Farming that is ethical and profitable in the Macleay Valley

Driven my a desire to farm ethically and make a profit has seen Macleay Valley farmers Lesley Keevil and Colin Meehan adopt diversity and embrace direct marketing.

One of the Brahman cross Friesian dams with her calf at Hillside Meats, Eungai Creek near Macksville.

One of the Brahman cross Friesian dams with her calf at Hillside Meats, Eungai Creek near Macksville.

RELAXING: Chickens join the pigs at Hillside.

RELAXING: Chickens join the pigs at Hillside.

The couple have continued to achieve their aims by recently establishing a farm stay on their property at Eungai Creek near Macksville.

FREE RANGE: Colin Meehan checks on his Berkshire pigs at Hillside, Eungai Creek.

FREE RANGE: Colin Meehan checks on his Berkshire pigs at Hillside, Eungai Creek.

Today their 80 hectare property supports a grassfed beef and pork enterprise trading as Hillside Meats NSW. In addition to the Eungai holding they also have 25ha of prime floodplain country near Frederickton.

Colin’s family operated a dairyfarm before moving into vealer production then adding pork and meat chickens to the enterprise. The meat chickens have gone as Lesley and Colin concentrate on their cows and pigs.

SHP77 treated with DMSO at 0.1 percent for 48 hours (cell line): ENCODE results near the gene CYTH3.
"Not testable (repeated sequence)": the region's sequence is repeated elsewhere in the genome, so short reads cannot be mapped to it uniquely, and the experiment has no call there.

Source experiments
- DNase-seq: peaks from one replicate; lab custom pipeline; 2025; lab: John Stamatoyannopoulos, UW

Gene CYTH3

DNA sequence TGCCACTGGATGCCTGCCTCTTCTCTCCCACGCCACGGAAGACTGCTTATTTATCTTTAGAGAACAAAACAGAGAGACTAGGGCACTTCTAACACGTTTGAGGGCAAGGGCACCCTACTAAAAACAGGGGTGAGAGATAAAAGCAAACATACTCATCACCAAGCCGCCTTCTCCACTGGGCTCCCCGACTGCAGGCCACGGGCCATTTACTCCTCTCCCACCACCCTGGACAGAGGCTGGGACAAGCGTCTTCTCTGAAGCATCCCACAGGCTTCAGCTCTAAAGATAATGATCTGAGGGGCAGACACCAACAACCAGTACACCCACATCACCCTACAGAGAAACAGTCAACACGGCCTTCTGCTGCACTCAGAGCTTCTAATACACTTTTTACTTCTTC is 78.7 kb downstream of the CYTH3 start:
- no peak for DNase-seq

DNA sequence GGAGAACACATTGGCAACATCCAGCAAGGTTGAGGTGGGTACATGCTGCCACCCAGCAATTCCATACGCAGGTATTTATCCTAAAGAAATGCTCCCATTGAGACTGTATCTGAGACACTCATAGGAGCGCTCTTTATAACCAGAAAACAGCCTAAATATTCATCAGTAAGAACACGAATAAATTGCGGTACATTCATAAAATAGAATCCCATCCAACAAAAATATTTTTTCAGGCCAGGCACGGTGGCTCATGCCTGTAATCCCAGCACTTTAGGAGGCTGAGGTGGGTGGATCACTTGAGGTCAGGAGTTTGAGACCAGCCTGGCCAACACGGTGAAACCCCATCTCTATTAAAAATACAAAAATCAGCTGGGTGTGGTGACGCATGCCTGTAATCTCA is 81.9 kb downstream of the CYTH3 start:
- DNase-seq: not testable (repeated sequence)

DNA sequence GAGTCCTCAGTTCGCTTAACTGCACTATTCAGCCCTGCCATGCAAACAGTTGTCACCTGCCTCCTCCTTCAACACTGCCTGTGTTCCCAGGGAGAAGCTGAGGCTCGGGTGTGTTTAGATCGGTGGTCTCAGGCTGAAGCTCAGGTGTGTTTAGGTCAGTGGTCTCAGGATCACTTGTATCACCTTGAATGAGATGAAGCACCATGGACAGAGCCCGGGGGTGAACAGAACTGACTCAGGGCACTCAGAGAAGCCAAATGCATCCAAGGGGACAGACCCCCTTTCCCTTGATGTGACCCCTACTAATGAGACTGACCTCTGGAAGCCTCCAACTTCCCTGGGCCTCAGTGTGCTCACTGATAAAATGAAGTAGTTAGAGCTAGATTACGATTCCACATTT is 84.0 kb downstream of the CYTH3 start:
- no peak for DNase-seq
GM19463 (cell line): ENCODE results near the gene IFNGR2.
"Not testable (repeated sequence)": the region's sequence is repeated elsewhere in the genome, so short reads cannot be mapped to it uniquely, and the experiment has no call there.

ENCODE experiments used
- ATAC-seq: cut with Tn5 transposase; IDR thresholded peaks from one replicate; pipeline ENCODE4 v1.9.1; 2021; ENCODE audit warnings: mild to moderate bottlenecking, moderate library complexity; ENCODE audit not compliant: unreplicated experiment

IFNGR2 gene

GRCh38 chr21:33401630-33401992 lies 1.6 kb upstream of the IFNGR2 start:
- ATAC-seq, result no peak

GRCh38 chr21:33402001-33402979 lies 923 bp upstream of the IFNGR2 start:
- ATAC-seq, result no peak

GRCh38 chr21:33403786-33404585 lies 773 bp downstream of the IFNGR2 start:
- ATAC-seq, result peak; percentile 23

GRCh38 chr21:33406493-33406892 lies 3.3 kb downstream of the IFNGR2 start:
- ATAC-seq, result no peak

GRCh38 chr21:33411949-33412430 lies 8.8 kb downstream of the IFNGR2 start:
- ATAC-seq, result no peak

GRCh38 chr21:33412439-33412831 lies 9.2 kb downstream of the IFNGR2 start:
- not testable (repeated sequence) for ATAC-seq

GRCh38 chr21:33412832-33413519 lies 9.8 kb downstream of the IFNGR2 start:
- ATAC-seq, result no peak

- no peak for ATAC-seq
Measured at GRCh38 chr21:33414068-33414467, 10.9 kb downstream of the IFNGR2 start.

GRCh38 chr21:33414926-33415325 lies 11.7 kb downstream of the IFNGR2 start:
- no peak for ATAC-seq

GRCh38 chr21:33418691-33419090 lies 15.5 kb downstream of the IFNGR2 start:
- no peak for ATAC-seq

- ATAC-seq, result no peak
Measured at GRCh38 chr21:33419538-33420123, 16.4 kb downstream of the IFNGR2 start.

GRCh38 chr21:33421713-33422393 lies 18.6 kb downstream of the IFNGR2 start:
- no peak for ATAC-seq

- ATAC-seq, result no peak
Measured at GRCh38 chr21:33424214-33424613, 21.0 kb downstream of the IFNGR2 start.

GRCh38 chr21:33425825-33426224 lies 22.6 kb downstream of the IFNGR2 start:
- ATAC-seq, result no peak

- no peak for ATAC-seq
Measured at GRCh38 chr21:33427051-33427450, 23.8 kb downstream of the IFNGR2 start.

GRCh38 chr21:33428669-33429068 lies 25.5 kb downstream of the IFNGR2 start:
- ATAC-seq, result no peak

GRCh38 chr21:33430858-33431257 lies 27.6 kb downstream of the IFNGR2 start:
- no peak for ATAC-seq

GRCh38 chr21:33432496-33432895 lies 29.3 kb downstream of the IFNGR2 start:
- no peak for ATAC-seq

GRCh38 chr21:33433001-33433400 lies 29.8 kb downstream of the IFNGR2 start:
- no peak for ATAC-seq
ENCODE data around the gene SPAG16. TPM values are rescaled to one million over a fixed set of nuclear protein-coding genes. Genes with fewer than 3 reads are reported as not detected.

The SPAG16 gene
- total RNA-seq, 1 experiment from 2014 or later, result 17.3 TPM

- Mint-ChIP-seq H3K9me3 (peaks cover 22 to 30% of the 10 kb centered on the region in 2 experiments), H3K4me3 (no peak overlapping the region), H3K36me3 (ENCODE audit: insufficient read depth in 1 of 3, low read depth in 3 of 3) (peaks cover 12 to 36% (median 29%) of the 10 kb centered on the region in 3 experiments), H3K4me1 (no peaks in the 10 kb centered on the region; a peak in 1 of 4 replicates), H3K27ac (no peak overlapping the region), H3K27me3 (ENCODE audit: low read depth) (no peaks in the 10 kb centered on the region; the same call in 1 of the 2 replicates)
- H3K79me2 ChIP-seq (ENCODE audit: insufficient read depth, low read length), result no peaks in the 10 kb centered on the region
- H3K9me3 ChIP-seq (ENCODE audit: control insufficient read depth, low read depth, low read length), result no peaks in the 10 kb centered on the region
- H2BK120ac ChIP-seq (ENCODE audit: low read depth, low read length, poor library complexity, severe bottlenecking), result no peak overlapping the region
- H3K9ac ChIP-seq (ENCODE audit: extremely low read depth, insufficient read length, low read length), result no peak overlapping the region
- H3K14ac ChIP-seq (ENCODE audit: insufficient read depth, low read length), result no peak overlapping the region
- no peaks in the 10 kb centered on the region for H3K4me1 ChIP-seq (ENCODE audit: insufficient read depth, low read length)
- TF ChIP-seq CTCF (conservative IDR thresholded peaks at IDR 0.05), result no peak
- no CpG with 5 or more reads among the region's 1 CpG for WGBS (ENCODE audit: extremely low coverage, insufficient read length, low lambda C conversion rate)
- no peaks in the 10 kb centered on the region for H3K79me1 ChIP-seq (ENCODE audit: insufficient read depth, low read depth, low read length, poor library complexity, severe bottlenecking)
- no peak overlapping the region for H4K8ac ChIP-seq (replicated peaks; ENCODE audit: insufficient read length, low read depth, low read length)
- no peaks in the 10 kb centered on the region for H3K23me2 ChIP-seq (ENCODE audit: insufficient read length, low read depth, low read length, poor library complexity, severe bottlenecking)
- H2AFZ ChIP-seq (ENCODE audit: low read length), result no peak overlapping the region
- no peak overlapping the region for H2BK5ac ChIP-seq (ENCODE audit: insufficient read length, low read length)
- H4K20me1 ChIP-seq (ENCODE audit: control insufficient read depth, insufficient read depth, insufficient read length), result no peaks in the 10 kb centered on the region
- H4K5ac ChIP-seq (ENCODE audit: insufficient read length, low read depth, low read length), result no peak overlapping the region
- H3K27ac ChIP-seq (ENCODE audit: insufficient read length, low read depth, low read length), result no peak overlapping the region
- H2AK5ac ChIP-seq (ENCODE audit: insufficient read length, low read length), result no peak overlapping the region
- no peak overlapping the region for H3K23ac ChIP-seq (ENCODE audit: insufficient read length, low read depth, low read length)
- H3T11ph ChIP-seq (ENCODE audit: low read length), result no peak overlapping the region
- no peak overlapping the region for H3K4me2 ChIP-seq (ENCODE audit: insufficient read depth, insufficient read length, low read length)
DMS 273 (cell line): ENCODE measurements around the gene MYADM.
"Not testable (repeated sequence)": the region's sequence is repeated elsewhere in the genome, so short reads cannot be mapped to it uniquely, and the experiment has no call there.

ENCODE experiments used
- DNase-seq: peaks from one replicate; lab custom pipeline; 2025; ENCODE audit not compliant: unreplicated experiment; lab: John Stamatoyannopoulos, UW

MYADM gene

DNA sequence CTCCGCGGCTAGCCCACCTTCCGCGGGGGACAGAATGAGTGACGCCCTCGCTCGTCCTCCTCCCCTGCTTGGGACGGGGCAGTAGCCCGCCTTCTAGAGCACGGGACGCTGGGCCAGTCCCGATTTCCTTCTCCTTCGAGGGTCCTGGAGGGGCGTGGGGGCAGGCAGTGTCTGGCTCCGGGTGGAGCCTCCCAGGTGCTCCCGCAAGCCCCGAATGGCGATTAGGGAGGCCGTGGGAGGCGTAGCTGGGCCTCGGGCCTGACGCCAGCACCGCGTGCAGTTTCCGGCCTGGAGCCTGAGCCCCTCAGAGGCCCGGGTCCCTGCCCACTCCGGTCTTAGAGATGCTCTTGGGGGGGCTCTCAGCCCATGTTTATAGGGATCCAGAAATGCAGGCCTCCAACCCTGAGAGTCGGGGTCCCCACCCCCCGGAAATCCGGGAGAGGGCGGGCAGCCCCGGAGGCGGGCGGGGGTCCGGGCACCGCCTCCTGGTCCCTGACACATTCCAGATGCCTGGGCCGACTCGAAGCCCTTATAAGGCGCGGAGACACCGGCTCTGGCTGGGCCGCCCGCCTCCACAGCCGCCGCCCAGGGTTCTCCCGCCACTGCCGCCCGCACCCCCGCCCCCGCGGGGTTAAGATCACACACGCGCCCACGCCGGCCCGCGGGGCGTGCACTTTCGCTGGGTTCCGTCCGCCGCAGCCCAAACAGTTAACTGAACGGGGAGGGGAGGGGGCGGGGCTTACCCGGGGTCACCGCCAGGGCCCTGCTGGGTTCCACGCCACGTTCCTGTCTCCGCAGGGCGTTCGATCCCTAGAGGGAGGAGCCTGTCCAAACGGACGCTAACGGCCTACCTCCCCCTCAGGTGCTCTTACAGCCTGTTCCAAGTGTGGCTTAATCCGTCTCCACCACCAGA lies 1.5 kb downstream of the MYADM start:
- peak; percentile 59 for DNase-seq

“We base our farming on ethical production methods – all the beef and pork is pasture raised,” said Lesley.

According to their manifesto they’re animals live their lives outside in the sun, on grass as nature intended.We aim to pass on that contented goodness in the quality of our meat.

Lesley said they were very fortunate that their enterprise was located close to a multi species abattoir at Frederickton. 

“So many producers are unable to have their own livestock processed due to so few meatworks now operating in the country,” she said.

“We are selling direct to others farmers who can’t process their own livestock – that is a sad situation and we are so grateful to have a local abattoir.”

The couple’s decision to market their own meat began many years ago when saleyard returns particular for beef were appalling.

“You weren’t paid for the quality of product you were selling so Colin and I decided to market the meat ourselves,” said Lesley. For ten years they attended markets in Armidale, Coffs Harbour and Newcastle selling beef, pork and chicken.

“But it was relentless work running the farm and going to the markets so we took the decision to stay at home – sell direct to existing customers and opt to sell some of our vealers through the yards,” she said.

“When we decided to drop the markets saleyard prices had lifted substantially which was also provided an an impetuous for our decision.” 

Their vealers reared by Brahman cross Friesian dams reach 200-250kg liveweight dressing out an impressive 100kg. 

The story Hillside Meat’s ethical farm first appeared on The Singleton Argus.

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